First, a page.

Take Your Power Back: Healing Lessons, Tips, and Tools for Abuse Survivors
This material may be protected by copyright.
If “I’d been looking for ‘this kinda book’, for so long” sounds familiar – this could be the answer! Both suggested + reviewed by others in our league, here are some short examples of what it contains:
“As you discover and come into your own truth, you will gain the following:
• emotional strength as your self-confidence and self-assurance build
• an awareness of what triggers your painful emotions and moods, and an improved ability to cope with them before the pain escalates
• more responsiveness to outside influences as you become less reactive
• a feeling of safety in your own body
• confidence in your ability to consciously choose your response to situations that are in your best interest with due consideration for others, rather than emotionally gambling by unconsciously reacting in unhealthy ways to gain others’ approval and avoid pain
Mentors, coaches, and therapists can be instrumental in guiding you through the process, but the answers to truth-based healing reside in us. We must seek them out and apply them by reaching into the core of our being for the answers. The point is this:
You must uncover and discover to recover.”
Ryan, Evelyn M. (2015). Excerpt from (p.25/188)
This book isn’t an easy read, but that’s not what readers of it are looking for. Answers, methods + solutions are what it contains, which is what this writing aims for! If anything can make surviving-victims of child-sexual-abuse feel better, it’s knowing that there are things like this book.
A direct personal response (DPR) is one of the 3 components offered through the Scheme to eligible people.
Participating in a DPR is an opportunity for people who have experienced abuse while in the ‘care’ of an institution to share their experience of abuse, to the extent they wish to do so, with a representative of the institution and to have them hear, recognise and acknowledge their story. The institution’s representative may apologise on behalf of the institution and explain the steps the institution has taken or will take to prevent abuse happening again in the future.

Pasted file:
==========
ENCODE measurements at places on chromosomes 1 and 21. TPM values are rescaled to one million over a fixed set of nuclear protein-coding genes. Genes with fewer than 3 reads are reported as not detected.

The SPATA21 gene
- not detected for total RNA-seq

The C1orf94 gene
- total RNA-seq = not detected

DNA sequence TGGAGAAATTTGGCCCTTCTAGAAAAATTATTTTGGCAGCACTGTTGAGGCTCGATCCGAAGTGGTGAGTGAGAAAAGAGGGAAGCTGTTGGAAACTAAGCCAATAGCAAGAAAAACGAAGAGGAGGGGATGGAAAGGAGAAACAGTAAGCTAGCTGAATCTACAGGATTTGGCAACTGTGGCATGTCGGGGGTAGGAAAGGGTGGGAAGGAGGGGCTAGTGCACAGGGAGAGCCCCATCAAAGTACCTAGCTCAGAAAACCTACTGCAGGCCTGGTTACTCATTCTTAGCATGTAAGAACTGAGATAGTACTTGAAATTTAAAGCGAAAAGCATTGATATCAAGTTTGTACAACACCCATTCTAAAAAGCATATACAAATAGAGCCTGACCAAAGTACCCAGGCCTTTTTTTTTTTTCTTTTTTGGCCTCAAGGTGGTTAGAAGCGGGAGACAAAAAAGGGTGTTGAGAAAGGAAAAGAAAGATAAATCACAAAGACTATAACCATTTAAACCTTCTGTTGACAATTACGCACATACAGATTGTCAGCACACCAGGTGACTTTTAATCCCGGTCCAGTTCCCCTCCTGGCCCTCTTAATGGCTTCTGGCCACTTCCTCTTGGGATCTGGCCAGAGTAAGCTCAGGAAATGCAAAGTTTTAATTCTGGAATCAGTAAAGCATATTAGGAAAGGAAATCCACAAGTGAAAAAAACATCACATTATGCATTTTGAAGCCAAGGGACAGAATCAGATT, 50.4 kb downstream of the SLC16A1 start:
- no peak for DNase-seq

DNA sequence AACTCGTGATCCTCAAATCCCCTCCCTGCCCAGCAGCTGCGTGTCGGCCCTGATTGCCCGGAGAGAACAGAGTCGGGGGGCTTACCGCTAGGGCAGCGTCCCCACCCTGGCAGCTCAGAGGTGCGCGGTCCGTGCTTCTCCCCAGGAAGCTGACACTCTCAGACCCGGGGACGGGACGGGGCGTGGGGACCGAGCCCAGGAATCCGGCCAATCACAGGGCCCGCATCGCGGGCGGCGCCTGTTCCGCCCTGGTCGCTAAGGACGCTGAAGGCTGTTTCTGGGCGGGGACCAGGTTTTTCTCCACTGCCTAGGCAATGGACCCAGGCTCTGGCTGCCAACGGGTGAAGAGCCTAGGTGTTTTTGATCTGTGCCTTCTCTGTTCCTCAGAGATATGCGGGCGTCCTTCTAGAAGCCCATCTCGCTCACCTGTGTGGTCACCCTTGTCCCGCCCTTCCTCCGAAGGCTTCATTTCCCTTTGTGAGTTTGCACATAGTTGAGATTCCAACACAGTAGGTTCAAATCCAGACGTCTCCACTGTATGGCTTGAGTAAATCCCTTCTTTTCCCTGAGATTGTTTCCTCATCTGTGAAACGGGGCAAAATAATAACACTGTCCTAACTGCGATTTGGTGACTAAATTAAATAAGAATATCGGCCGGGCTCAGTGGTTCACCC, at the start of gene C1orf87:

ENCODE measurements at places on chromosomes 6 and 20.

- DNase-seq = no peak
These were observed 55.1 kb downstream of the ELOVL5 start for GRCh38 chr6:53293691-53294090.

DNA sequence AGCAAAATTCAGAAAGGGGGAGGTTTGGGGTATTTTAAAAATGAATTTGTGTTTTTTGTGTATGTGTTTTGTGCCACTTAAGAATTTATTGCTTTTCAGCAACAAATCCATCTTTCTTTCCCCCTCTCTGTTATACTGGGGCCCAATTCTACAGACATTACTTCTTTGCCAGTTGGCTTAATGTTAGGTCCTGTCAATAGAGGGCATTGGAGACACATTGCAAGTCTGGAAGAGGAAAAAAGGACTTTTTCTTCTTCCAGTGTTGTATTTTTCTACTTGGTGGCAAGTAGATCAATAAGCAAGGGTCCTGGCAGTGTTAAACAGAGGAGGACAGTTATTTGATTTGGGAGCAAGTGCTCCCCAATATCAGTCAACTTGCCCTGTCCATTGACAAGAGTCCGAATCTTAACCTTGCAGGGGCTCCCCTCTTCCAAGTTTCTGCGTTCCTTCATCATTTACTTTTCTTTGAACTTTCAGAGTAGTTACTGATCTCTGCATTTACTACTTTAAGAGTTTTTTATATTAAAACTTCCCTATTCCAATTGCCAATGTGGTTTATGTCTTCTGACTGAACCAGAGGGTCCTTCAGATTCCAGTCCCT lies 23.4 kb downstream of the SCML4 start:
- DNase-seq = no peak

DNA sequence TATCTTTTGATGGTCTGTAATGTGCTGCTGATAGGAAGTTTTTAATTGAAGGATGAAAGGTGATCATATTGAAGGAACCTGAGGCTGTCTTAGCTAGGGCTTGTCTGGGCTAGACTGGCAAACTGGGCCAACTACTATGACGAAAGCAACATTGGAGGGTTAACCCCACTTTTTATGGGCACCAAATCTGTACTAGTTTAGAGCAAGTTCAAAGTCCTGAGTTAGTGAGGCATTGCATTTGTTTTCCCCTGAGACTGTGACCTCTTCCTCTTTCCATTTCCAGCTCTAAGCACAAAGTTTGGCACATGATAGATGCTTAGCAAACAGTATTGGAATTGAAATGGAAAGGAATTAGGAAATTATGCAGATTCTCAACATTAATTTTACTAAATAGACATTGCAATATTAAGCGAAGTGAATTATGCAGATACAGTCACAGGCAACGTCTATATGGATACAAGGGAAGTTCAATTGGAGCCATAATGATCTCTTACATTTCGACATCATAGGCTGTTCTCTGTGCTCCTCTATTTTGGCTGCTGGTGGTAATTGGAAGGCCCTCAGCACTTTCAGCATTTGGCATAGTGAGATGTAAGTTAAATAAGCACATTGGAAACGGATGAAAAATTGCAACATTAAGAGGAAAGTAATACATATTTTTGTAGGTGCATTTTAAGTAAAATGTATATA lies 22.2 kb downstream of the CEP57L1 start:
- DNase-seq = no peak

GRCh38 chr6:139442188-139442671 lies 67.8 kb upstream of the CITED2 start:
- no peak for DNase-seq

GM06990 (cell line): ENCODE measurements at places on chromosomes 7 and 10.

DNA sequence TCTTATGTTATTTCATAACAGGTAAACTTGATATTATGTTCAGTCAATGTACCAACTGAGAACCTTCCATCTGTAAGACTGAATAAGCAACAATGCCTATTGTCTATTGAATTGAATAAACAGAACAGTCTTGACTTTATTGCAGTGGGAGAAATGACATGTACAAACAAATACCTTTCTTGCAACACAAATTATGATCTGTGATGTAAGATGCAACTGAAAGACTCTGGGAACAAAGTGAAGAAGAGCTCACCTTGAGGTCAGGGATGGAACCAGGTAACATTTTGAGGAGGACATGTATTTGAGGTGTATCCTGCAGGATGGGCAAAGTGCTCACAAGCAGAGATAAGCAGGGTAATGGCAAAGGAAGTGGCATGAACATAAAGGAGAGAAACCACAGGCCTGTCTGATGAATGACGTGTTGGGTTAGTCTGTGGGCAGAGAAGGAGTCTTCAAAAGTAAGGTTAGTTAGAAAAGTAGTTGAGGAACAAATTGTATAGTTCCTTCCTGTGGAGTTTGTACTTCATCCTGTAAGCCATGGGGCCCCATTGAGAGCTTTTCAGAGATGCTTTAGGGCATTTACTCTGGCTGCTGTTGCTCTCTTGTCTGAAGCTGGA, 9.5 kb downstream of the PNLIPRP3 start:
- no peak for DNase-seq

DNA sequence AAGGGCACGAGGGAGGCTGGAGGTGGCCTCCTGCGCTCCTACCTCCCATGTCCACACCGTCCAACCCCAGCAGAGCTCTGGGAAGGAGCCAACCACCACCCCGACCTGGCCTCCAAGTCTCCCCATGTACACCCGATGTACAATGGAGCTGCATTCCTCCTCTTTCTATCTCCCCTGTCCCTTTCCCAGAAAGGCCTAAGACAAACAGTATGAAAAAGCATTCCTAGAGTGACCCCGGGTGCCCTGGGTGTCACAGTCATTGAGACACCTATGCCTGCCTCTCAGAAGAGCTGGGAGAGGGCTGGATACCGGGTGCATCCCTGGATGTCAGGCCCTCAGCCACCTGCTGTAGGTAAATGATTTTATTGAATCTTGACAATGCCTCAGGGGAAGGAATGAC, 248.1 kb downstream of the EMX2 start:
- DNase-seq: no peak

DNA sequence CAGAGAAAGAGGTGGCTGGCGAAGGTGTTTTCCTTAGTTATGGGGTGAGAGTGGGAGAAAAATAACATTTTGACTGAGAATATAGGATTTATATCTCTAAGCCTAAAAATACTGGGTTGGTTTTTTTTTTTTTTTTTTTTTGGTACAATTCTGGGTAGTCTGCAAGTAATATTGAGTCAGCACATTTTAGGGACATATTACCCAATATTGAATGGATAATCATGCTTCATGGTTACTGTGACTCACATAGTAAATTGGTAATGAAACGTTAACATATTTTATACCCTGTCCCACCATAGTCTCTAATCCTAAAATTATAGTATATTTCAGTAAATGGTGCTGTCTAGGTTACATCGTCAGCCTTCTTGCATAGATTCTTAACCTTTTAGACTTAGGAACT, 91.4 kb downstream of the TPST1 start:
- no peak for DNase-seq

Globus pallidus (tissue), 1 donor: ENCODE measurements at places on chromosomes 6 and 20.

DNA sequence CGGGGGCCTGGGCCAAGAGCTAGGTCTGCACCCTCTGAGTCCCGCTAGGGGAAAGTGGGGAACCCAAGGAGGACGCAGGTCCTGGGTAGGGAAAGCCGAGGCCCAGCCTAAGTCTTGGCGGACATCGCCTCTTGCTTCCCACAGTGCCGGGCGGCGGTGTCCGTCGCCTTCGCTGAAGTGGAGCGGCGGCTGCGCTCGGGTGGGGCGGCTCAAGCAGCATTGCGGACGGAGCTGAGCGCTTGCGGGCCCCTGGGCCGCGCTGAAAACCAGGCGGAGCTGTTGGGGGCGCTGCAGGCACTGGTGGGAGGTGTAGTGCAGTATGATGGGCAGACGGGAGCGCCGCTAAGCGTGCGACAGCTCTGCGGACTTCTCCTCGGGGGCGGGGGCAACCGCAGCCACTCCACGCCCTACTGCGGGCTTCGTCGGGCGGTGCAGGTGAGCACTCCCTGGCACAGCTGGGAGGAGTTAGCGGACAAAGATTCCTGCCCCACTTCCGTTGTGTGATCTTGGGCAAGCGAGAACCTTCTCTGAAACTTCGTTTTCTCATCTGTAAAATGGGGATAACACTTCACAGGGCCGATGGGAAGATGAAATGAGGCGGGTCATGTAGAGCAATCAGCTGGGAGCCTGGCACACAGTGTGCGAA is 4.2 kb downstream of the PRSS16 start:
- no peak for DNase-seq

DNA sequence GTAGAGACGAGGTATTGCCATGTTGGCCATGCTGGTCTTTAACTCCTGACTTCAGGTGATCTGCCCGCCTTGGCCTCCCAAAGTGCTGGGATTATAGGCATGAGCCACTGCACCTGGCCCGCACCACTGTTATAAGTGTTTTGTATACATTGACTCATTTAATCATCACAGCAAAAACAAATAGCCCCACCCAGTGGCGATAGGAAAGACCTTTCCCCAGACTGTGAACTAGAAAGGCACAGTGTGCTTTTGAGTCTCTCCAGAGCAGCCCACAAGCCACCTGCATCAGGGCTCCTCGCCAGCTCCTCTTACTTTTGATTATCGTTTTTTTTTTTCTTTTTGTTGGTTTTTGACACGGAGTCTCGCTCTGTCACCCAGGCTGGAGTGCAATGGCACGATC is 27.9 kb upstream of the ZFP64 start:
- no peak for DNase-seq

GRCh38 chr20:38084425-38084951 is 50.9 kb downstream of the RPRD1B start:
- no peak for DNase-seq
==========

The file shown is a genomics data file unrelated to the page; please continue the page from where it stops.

A DPR can be given through a face-to-face meeting between a person and a representative of the institution, a written letter, or any other method preferred by the person and agreed to by the institution.
All participating institutions must participate in a DPR with a person who requests it, except where it would risk causing harm. Institutions must provide DPRs in line with the NRS DPR Framework.
Although this provided DPR info sounds fairly straight-forward, I can let readers know that it’s far from that. For some of us who’re also dealing with related issues, having to relive the same moments for unfamiliar ’help’ can unfortunately cause you to relive the same moments for the 3rd-4th-or even 5th time! It’s great having a chance to reconnect, with those ’in the know’ who’ll be able to recognise your past-current-future lifestyle. This can be a great stage, to finally get ’official statements’ for YOUR ordeals – directly! Please take it from someone whose had to go off the comfortable track – reach out to the suitable Counselling people.